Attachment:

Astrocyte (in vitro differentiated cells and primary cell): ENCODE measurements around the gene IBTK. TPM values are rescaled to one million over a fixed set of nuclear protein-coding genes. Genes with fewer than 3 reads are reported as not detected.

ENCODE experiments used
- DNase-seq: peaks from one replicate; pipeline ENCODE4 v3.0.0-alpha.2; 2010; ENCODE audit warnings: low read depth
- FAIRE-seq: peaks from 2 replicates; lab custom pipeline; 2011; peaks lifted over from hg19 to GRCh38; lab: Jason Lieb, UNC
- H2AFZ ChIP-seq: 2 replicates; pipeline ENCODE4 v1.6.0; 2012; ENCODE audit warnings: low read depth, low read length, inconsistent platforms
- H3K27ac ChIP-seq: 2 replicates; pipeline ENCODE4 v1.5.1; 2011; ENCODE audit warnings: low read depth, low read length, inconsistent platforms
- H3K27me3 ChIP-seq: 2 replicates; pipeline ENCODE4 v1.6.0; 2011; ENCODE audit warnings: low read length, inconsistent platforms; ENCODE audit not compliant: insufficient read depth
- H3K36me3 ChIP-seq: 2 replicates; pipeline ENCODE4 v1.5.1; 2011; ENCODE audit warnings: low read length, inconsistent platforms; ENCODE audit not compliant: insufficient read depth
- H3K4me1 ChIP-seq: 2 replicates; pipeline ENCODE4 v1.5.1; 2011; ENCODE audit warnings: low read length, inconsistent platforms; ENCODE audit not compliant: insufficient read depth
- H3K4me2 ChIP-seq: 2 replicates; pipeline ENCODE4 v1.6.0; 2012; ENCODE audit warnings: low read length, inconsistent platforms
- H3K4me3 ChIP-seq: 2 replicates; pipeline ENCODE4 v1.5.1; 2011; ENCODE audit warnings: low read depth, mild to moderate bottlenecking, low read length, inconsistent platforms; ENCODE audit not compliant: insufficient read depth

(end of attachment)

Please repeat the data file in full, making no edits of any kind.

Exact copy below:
Astrocyte (in vitro differentiated cells and primary cell): ENCODE measurements around the gene IBTK. TPM values are rescaled to one million over a fixed set of nuclear protein-coding genes. Genes with fewer than 3 reads are reported as not detected.

ENCODE experiments used
- DNase-seq: peaks from one replicate; pipeline ENCODE4 v3.0.0-alpha.2; 2010; ENCODE audit warnings: low read depth
- FAIRE-seq: peaks from 2 replicates; lab custom pipeline; 2011; peaks lifted over from hg19 to GRCh38; lab: Jason Lieb, UNC
- H2AFZ ChIP-seq: 2 replicates; pipeline ENCODE4 v1.6.0; 2012; ENCODE audit warnings: low read depth, low read length, inconsistent platforms
- H3K27ac ChIP-seq: 2 replicates; pipeline ENCODE4 v1.5.1; 2011; ENCODE audit warnings: low read depth, low read length, inconsistent platforms
- H3K27me3 ChIP-seq: 2 replicates; pipeline ENCODE4 v1.6.0; 2011; ENCODE audit warnings: low read length, inconsistent platforms; ENCODE audit not compliant: insufficient read depth
- H3K36me3 ChIP-seq: 2 replicates; pipeline ENCODE4 v1.5.1; 2011; ENCODE audit warnings: low read length, inconsistent platforms; ENCODE audit not compliant: insufficient read depth
- H3K4me1 ChIP-seq: 2 replicates; pipeline ENCODE4 v1.5.1; 2011; ENCODE audit warnings: low read length, inconsistent platforms; ENCODE audit not compliant: insufficient read depth
- H3K4me2 ChIP-seq: 2 replicates; pipeline ENCODE4 v1.6.0; 2012; ENCODE audit warnings: low read length, inconsistent platforms
- H3K4me3 ChIP-seq: 2 replicates; pipeline ENCODE4 v1.5.1; 2011; ENCODE audit warnings: low read depth, mild to moderate bottlenecking, low read length, inconsistent platforms; ENCODE audit not compliant: insufficient read depth